Larry Bennett provides the following notes for Billings I Am Come Into My Garden: This is one of three Billings anthems based upon texts from the Song of Solomon. Together with I Charge You, O ye Daughters of Jerusalem and I am the Rose of Sharon, it forms an extraordinary group of Biblical love songs. I Am Come into My Garden consists of selected verses from the Song of Solomon (5:1,2,6; 2:5 and 8:14) which develop in dramatic form three images: a sensual garden, an absent lover, and a gathering of friends to celebrate. The song begins with a direct address to the absent lover. Within this frame are two addresses to assembled friends (Eat, O friends, and Stay me with flagons). At the center of the song is a dream-vision recounting an unfulfilled meeting with the lover (I sleep but my heart waketh). This anthem appears to be unique to Billings last published collection, The Continental Harmony (Boston, 1794). One of his most sumptuous and evocative text settings, it contains most of the characteristics of his style--a penchant for melodic writing in each of the parts, sensitivity to the text, and an abundant sprinkling of unorthodox harmonies, including a direct cross relation (F# and F natural simultaneously), open fifth cadences , and frequent sets of parallel fifths and octaves. (to top)
Ecco mormorar londe is an early madrigal for Claudio Monteverdi, from his Second Book of Madrigals (of 9) (1590). Although not yet as dramatic as the later continuo madrigals, the soprano parts are rather florid, showing knowledge of the Ferrara school of composition and the ensemble of virtuoso women singers who influenced them. The musical description of dawn is quite programmatic; beginning low and soft and gradually building, as well as including a lot of text-painting, such as the melismas on cantar (sing). The text by Tasso makes a play on words between dawn laura and the beloved Laura.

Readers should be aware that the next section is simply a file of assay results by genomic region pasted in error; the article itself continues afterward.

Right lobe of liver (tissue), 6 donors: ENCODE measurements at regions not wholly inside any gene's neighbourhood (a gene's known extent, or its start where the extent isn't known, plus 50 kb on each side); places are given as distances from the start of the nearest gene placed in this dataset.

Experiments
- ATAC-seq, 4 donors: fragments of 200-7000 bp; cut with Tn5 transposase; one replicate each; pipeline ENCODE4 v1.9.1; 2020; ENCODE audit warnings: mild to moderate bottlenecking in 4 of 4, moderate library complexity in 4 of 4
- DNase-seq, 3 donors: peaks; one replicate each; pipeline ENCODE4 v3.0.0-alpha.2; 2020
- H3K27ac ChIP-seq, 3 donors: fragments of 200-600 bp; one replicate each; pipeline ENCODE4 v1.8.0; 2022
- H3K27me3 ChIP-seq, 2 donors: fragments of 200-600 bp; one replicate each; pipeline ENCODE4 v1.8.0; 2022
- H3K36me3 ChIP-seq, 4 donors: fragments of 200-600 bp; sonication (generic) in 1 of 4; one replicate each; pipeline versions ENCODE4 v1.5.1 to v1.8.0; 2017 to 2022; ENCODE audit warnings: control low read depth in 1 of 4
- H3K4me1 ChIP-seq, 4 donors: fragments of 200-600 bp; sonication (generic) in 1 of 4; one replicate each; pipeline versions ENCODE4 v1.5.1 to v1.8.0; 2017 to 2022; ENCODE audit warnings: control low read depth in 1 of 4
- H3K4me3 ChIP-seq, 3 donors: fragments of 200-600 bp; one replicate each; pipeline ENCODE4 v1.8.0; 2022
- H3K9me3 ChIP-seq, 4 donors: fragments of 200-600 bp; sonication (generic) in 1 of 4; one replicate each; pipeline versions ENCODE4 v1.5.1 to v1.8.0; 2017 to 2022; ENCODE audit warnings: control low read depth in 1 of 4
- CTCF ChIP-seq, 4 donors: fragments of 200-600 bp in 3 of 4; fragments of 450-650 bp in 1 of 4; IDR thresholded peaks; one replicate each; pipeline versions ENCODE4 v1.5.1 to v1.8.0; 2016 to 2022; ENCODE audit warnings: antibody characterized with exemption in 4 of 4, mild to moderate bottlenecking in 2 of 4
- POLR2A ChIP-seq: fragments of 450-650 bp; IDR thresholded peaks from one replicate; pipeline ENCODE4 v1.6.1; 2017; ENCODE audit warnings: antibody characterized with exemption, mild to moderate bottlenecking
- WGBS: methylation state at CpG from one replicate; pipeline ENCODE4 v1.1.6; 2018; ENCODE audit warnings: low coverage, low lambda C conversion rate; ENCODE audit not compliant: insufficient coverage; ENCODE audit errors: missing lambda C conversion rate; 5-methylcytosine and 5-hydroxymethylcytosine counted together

Hark! Low murmurs the water
Shes Like the Swallow is a lovely arrangement of a Newfoundland Folksong, arranged by Edward T. Chapman. The beloved is compared to the swallow that flies so high, the river that never runs dry, the sunshine on the lee shore, for in her heartbreak shes lain down to die on a bed of roses. In death she returns to nature, as in several of the other works tonight (Breaths and E Kounia). (to top)
Mata del Anima Sola (Tree of the Lonely Soul) continues the personification of nature. These notes are provided by Maria Guinand, editor of the Musica de Latinoamerica series for Earthsongs publisher: From Antonio Estevez we present Mata del Anima Sola, a work inspired by a poem of Alberto Arvelo Torrealba. The piece has two distinct sections: one slow and meditative, and the other very quick and rhythmic based on a combined 3/4 and 6/8 meter which is characteristic of a dance called joropo. The music depicts the solitude and mystery of the llanos, the high plains of Venezuela, while the tenor solo represents the llanero, or man of the plains whose songs are improvised. In the joropo section, the choir imitates the instruments that are traditionally used to play the dance. The altos and tenors have the rhythm of the cuatro (a small guitar with only four strings), the sopranos imitate the diatonic harp, and the basses sing the guitar bordones, all of which combine to provide the instrumental accompaniment to the tenor soloist.
The composer Antonio Estevez (1916-1971) was one of the second generation of important Venezuelan composers in this century. A choral and orchestral conductor, his most important work, Cantata Criolla, a choral symphonic work based on words by Alberto Torrealba which depict a duel between the man of the plains and the devil.. The poetry of Alberto Arvelo Torrealba (1903-1971) is always related to life and traditions in the Venezuelan plains, his motherland. (to top)